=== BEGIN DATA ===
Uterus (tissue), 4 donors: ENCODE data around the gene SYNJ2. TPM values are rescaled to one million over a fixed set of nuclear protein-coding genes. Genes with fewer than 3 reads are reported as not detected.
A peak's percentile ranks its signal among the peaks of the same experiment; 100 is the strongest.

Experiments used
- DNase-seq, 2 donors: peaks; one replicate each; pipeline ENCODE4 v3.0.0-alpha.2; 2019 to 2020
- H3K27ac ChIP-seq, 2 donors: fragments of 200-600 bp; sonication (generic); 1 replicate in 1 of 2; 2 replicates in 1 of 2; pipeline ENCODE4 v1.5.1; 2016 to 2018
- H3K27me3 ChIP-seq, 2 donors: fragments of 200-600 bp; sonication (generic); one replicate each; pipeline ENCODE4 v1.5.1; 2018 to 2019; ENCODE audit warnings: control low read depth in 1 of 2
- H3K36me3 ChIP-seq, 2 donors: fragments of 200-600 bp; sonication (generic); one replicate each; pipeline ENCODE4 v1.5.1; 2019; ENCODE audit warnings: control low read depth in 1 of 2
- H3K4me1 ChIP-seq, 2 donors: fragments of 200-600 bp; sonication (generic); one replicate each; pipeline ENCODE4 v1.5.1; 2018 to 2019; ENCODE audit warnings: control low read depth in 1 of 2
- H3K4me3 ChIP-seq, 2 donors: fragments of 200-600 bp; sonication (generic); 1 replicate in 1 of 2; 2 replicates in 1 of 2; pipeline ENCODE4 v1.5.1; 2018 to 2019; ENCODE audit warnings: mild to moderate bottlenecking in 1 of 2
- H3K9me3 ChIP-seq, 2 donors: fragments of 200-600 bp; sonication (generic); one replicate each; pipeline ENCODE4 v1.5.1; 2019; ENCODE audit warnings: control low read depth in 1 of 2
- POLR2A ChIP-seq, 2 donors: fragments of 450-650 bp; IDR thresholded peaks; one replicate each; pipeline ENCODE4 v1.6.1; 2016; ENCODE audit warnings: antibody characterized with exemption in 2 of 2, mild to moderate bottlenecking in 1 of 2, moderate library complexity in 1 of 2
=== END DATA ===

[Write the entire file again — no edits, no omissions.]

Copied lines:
Uterus (tissue), 4 donors: ENCODE data around the gene SYNJ2. TPM values are rescaled to one million over a fixed set of nuclear protein-coding genes. Genes with fewer than 3 reads are reported as not detected.
A peak's percentile ranks its signal among the peaks of the same experiment; 100 is the strongest.

Experiments used
- DNase-seq, 2 donors: peaks; one replicate each; pipeline ENCODE4 v3.0.0-alpha.2; 2019 to 2020
- H3K27ac ChIP-seq, 2 donors: fragments of 200-600 bp; sonication (generic); 1 replicate in 1 of 2; 2 replicates in 1 of 2; pipeline ENCODE4 v1.5.1; 2016 to 2018
- H3K27me3 ChIP-seq, 2 donors: fragments of 200-600 bp; sonication (generic); one replicate each; pipeline ENCODE4 v1.5.1; 2018 to 2019; ENCODE audit warnings: control low read depth in 1 of 2
- H3K36me3 ChIP-seq, 2 donors: fragments of 200-600 bp; sonication (generic); one replicate each; pipeline ENCODE4 v1.5.1; 2019; ENCODE audit warnings: control low read depth in 1 of 2
- H3K4me1 ChIP-seq, 2 donors: fragments of 200-600 bp; sonication (generic); one replicate each; pipeline ENCODE4 v1.5.1; 2018 to 2019; ENCODE audit warnings: control low read depth in 1 of 2
- H3K4me3 ChIP-seq, 2 donors: fragments of 200-600 bp; sonication (generic); 1 replicate in 1 of 2; 2 replicates in 1 of 2; pipeline ENCODE4 v1.5.1; 2018 to 2019; ENCODE audit warnings: mild to moderate bottlenecking in 1 of 2
- H3K9me3 ChIP-seq, 2 donors: fragments of 200-600 bp; sonication (generic); one replicate each; pipeline ENCODE4 v1.5.1; 2019; ENCODE audit warnings: control low read depth in 1 of 2
- POLR2A ChIP-seq, 2 donors: fragments of 450-650 bp; IDR thresholded peaks; one replicate each; pipeline ENCODE4 v1.6.1; 2016; ENCODE audit warnings: antibody characterized with exemption in 2 of 2, mild to moderate bottlenecking in 1 of 2, moderate library complexity in 1 of 2